I witnessed an incredible contrast: from the most lavish scenery to indescribable poverties. I recall returning to America after one eventful trip and dropping to my knees to kiss the runway tarmac. I always treasured my experiences but never took for granted each deplaning on U.S. soil. As much as I loved traveling abroad and throughout these united states, I am blessed to return to what many consider a slice of heaven on earth—Niceville!
Many residents and visitors have said that Niceville is one of the NICEst places on earth to live or visit, but there is more to this story. I want to offer my account of a local hero who saved a young child’s life one week and ingeniously engaged his department in community outreach the next. I am talking about the Battle of Lincoln Park, but let me not get ahead of myself.
On May 26, 2021, a 911 operator received a frantic cry for help concerning an unresponsive infant. Chief Dave Popwell arrived first on the scene, immediately beginning CPR. His efforts to resuscitate the infant, followed by the EMS personnel, provided the necessary life-sustaining measures. The child is alive today because of the lifesaving skills commenced by Chief Dave Popwell.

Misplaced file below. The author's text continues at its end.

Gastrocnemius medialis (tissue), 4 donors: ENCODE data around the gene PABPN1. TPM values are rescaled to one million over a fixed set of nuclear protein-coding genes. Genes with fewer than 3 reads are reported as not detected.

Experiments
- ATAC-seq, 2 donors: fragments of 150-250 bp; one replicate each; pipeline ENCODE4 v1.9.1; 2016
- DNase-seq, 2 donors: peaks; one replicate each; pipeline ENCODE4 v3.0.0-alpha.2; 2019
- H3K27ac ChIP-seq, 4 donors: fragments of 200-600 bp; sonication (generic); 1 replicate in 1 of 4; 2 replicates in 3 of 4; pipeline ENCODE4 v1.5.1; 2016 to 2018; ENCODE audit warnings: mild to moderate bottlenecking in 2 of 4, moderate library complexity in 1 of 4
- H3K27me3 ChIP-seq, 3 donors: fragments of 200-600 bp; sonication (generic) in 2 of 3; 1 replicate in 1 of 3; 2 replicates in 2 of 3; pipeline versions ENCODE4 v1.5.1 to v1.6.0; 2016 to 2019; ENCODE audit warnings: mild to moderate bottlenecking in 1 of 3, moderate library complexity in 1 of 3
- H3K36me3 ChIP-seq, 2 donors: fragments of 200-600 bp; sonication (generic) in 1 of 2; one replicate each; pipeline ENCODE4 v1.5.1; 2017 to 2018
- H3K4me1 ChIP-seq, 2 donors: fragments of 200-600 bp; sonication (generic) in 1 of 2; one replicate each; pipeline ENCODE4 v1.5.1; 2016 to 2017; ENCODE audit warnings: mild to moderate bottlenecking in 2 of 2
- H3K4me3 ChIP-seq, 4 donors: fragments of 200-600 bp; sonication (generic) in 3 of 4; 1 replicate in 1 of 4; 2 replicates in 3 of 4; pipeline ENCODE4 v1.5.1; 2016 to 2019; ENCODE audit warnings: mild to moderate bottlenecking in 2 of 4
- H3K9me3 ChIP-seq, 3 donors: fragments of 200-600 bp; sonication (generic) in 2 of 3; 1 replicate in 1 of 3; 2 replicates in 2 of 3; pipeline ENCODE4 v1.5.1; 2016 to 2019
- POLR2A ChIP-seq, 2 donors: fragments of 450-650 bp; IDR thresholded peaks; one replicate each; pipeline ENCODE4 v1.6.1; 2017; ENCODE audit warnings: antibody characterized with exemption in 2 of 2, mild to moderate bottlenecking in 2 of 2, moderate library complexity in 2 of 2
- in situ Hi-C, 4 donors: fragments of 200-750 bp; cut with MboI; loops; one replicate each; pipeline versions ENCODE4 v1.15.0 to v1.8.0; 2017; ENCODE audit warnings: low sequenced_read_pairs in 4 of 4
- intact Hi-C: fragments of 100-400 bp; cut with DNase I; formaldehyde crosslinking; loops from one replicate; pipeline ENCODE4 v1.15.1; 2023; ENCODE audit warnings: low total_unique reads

Fast forward two weeks later: someone reported a few pre-teen neighborhood children for selling lemonade without a license on the church property. Officer Bronson, instead of issuing some citations, handed them a crisp $100 bill. Social media quickly spread this act of generosity. The next day, the group doubled in number. The young entrepreneurs decided to split the proceeds with the police department. They raised over $500, but the Chief graciously declined. Instead, the police offered to accompany the young people to a venue of their choice. The youth decided against a movie or putt-putt and challenged the police department to a water balloon battle.
The day arrived when the Chief and ten of Niceville’s finest showed up at Lincoln Park to face the “lemonade kids” at high noon. The brave young warriors were well prepared. They had strategically stashed water balloons throughout the park. The police force was quickly outnumbered as other park visitors joined forces with the lemonade kids.
It seemed like children were coming from all sides: from the swings and the slides, even springing into action from the monkey bars. The Chief claimed that he witnessed junior Navy SEALS appear from the water. The battle raged until only a few officers remained, but they were short of ammunition (water). The youth refused to recognize the Chief’s white flag of surrender. Even the sweet little Unicorn girl pummeled the Chief forcing him to retreat for cover. This Battle of Lincoln Park will be remembered as Niceville’s Alamo. Moral of the story: not one Nicevillian should join the chorus to defund the police, but instead, look for ways to express our appreciation and “Back the Blue.”